Results: Frequency of tooth fracture increases with increasing overjet. At 5% level of significance, significant difference were observed between the standard values and observed values for overjet measurement, SNA angle, SNB angle, ANB angle, upper incisor to NA (angle), upper incisor to NA (linear) and interincisal angle for overall data and also for both male and female data separately.

Conclusion: Probability of permanent anterior tooth fracture increases with increasing overjet. A significant difference was observed between the standard value and the observed values of all parameters under consideration.

How to cite this article: Chaturvedi R, Kumar A, Rana V, Aggarwal A, Chandra L. A Correlation of Permanent Anterior Tooth Fracture with Type of Occlusion and Craniofacial Morphology. Int J Clin Pediatr Dent 2013;6(2):80-84.

Source of support: Nil

Conflict of interest: None declared


INTRODUCTION

Anterior teeth have a great impact on an individual’s personality as they play a critical role in the speech, esthetics and masticatory functions of an individual.1 Identification and understanding of the risk factors is helpful in diagnosing and in preventing cases more prone to anterior tooth fracture.2 The aim of the foregoing study is to evaluate the relationship of anterior tooth fracture with type of occlusion and craniofacial morphology so that the results drawn from the study can be further applied in preventing anterior tooth fractures.


SUBJECTS AND METHODS

One thousand patients were examined and out of them 76 patients were selected for the study. Lateral cephalograms and study models were made for each patient.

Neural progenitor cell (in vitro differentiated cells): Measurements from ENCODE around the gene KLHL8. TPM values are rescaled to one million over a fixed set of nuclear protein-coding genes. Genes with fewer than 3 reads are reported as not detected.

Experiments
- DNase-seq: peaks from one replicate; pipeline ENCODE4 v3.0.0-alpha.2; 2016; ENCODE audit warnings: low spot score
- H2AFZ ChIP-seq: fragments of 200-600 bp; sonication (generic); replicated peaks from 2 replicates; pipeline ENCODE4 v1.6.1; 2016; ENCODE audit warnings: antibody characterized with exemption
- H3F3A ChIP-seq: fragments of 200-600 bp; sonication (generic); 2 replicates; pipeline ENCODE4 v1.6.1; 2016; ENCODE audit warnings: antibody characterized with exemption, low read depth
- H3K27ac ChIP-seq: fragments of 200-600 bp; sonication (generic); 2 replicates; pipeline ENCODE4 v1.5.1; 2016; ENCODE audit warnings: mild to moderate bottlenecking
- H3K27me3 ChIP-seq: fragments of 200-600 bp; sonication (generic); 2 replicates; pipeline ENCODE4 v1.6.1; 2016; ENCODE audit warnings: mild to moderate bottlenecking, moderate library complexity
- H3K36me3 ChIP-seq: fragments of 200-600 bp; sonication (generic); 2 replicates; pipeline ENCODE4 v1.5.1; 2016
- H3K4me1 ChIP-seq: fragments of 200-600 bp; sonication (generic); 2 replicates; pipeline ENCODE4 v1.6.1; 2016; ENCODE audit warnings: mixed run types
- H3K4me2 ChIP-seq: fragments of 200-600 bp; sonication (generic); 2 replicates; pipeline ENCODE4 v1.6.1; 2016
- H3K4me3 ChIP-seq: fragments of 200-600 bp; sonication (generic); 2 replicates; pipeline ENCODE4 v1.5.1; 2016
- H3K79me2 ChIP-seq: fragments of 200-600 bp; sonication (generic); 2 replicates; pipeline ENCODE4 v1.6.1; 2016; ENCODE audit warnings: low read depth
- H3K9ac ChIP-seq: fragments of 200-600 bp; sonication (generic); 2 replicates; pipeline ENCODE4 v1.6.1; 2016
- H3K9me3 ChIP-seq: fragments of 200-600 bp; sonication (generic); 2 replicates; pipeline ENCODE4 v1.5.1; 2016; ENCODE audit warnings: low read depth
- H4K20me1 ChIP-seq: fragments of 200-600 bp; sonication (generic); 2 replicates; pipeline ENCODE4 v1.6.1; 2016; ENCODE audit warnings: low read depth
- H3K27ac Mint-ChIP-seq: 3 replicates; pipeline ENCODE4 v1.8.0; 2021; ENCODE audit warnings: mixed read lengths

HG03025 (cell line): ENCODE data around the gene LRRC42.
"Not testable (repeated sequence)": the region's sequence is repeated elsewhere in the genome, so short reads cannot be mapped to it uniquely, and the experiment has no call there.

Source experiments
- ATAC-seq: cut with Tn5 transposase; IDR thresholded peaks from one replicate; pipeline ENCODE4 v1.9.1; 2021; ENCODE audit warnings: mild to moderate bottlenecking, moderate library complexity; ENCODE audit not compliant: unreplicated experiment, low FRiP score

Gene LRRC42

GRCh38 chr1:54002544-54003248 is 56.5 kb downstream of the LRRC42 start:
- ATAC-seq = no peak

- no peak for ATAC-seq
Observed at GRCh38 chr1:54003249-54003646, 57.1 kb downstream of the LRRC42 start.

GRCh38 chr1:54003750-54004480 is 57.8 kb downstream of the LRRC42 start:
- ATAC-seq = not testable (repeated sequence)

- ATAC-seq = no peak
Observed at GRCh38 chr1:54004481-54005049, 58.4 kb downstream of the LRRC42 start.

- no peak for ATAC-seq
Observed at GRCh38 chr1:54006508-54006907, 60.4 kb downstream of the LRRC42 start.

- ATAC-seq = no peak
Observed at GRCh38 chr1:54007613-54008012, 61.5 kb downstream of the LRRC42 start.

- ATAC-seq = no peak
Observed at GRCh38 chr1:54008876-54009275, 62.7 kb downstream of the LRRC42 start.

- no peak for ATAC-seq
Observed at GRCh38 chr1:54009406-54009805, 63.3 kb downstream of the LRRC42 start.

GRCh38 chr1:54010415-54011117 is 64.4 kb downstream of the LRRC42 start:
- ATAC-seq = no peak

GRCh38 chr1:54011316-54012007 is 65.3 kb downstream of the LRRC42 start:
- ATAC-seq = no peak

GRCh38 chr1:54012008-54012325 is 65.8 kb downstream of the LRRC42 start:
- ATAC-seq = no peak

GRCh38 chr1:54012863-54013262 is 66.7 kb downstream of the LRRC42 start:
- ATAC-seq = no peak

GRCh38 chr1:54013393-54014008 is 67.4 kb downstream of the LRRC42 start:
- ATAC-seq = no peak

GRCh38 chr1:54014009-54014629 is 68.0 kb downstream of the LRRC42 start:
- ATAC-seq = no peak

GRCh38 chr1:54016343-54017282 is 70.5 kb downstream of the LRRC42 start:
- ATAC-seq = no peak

The criteria for selecting the patients were that age should be in between 9 and 13 years with at least one noncarious fractured anterior tooth. The fractured tooth in each patient should not be susceptible to fracture due to presence of any developmental defects and first permanent molars should be present for assessment of occlusion.


METHODOLOGY

Impressions of upper and lower jaws of each patient were made using irreversible hydrocolloid material. Impressions were poured in dental stone type III and study models were prepared which were used to check the occlusion and overjet of the patient (Fig. 1).3

Lateral cephalograms of all the patients were taken by cephalostat machine (Villa Sistemi Medicali, model MR 05 Type 84086500) using 20.3 × 25.4 cm/ ‘8’ × ‘10’ inches film cassettes equipped with Kodak film and intensifying screens (Fig. 2). Cephalograms were studied for the cephalometric landmarks and various planes and angles were traced on an acetate matte tracing paper (0.003 inch thick, 8 × 10 inches) using sharp 3H drawing pencil (Fig. 3).